Finding the Starting Point
All Iwi that have agreed and signed aTreaty Settlement have a two page Settlement Summary Document lodged, along with other official documentation, at the Office of Treaty Settlements. On 24 May 2013, Ngāti Hauā (our iwi) and the Crown initialled a deed of settlement. The deed was then ratified by the people of Ngāti Hauā and signed on 18 July 2013. Our starting point is the Ngati Haua Deed of Settlement Summary
Identifying the site
All Settlement Summary Documents are broken down into the same consistent groupings - an agreed historical account, Crown acknowledgments and apology; cultural redress and financial and commercial redress. Our focus, to begin with, is on the cultural redress section. Cultural Redress is an attempt to acknowledge traditional, historical, cultural and spiritual associations of an iwi with certain places and locations. If the Crown owns a site within the iwi rohe then returning ownership or management of the site is often a part of the Settlement and recorded in the Cultural Redress section of the Settlement Summary.
Engaging with iwi
Ngāti Hauā descend from the eponymous ancestor Hauā, a direct descendant of Hoturoa, the captain of the Tainui waka. The hapū of Ngāti Hauå are Ngāti Te Oro, Ngāti Werewere, Ngāti Waenganui, Ngāti Te Rangitaupi and Ngāti Rangi Tawhaki.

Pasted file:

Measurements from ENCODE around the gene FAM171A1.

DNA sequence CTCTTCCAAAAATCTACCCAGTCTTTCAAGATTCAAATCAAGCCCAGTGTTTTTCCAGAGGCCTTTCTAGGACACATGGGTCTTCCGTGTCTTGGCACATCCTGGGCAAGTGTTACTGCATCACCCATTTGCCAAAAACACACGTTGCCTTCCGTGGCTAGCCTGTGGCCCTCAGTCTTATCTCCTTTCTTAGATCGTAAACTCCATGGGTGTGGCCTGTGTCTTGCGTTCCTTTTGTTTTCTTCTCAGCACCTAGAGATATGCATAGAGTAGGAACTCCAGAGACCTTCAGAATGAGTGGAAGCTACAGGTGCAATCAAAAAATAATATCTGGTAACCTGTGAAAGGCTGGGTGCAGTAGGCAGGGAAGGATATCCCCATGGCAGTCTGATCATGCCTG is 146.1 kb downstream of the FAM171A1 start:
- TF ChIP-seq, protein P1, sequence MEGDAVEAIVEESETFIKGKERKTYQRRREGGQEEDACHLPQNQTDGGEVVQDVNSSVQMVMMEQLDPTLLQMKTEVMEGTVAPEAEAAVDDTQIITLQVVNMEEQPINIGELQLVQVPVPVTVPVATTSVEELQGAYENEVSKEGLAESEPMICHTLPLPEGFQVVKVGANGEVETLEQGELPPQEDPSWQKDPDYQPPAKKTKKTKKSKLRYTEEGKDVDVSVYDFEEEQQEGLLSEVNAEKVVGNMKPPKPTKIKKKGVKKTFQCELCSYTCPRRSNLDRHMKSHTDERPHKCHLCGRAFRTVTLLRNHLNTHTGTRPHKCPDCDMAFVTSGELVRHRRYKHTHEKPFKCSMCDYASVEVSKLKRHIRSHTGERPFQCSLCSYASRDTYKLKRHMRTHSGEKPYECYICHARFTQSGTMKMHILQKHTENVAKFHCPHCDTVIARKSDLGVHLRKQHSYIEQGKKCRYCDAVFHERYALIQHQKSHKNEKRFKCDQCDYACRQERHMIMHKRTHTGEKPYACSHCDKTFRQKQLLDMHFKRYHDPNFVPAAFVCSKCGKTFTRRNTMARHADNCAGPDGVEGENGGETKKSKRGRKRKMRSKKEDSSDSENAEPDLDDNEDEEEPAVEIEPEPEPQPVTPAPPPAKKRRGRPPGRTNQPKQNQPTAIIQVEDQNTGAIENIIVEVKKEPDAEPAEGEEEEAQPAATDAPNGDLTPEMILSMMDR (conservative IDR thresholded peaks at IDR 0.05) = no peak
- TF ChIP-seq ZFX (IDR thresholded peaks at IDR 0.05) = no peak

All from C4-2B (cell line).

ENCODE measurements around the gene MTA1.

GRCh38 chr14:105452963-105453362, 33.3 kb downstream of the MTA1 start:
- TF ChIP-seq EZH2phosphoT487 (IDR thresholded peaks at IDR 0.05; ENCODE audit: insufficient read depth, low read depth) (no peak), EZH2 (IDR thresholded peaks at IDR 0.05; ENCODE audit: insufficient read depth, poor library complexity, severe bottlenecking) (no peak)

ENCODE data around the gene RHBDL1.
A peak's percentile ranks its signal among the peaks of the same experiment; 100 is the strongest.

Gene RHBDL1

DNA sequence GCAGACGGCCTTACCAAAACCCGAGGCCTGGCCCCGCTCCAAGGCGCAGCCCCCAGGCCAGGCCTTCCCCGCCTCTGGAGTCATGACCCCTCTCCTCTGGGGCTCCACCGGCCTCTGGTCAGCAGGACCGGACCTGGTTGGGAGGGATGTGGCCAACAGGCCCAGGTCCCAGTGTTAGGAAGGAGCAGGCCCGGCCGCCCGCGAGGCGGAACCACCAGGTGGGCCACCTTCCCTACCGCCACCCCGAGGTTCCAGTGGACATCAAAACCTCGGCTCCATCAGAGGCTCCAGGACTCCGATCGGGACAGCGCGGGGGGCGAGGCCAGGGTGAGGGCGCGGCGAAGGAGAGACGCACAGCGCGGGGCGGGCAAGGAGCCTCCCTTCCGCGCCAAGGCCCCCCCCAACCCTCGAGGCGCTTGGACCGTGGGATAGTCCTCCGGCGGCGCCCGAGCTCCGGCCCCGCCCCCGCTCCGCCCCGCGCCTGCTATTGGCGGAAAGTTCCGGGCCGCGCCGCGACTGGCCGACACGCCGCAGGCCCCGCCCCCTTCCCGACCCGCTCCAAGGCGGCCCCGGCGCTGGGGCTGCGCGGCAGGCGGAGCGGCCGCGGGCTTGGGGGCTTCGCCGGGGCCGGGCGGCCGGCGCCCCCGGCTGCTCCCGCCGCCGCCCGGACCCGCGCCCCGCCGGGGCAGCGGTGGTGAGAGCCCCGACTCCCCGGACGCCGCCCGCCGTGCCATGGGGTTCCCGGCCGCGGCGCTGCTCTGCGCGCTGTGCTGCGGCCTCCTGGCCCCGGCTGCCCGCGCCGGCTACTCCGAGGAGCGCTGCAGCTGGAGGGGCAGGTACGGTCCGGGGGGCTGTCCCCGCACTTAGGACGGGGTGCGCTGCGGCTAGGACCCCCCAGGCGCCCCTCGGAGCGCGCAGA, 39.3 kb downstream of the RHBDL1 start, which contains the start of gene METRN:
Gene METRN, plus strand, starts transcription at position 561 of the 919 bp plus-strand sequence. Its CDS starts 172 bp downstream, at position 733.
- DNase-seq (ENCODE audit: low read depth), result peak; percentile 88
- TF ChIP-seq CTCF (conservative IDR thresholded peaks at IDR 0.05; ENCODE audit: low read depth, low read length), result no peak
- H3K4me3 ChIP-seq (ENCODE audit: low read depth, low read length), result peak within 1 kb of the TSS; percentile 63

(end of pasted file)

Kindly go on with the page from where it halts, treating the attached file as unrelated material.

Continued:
An important focus of Map of Stories is not to put huge pressure on the personal time of local iwi members. What is non-negotiable however is engagement with and discussions with local iwi regarding an appropriate choice of site. We were inspired by Michael Harcourt's advice on initial iwi engagement to start by asking school whanau. This question resulted in a connection with Ngati Haua. This lead us to the Ngati Haua Iwi Trust Board and the chance for staff to meet and discuss sites and aspirations.
Staff conducted initial research to make sure that Maungakawa was a site that would result in significant content for the Year 7-8 students engaged in the project. It should be noted that staff made a decision to use the term 'Maungakawa' as the research starting point and to focus on Maungakawa Scenic Reserve as the site. Maungakawa actually extends across the top of the range and into the Te Tapui Scenic Reserve. Student findings stemmed from searches based on the key word 'Maungakawa' but resulted in findings for both sites. Preliminary research, the age group of the students and further liaison with Ngati Haua meant staff were comfortable making this decision. A site visit was also conducted with staff walking from the bottom to the top of Maungakawa Hill to test the concept before student engagement began.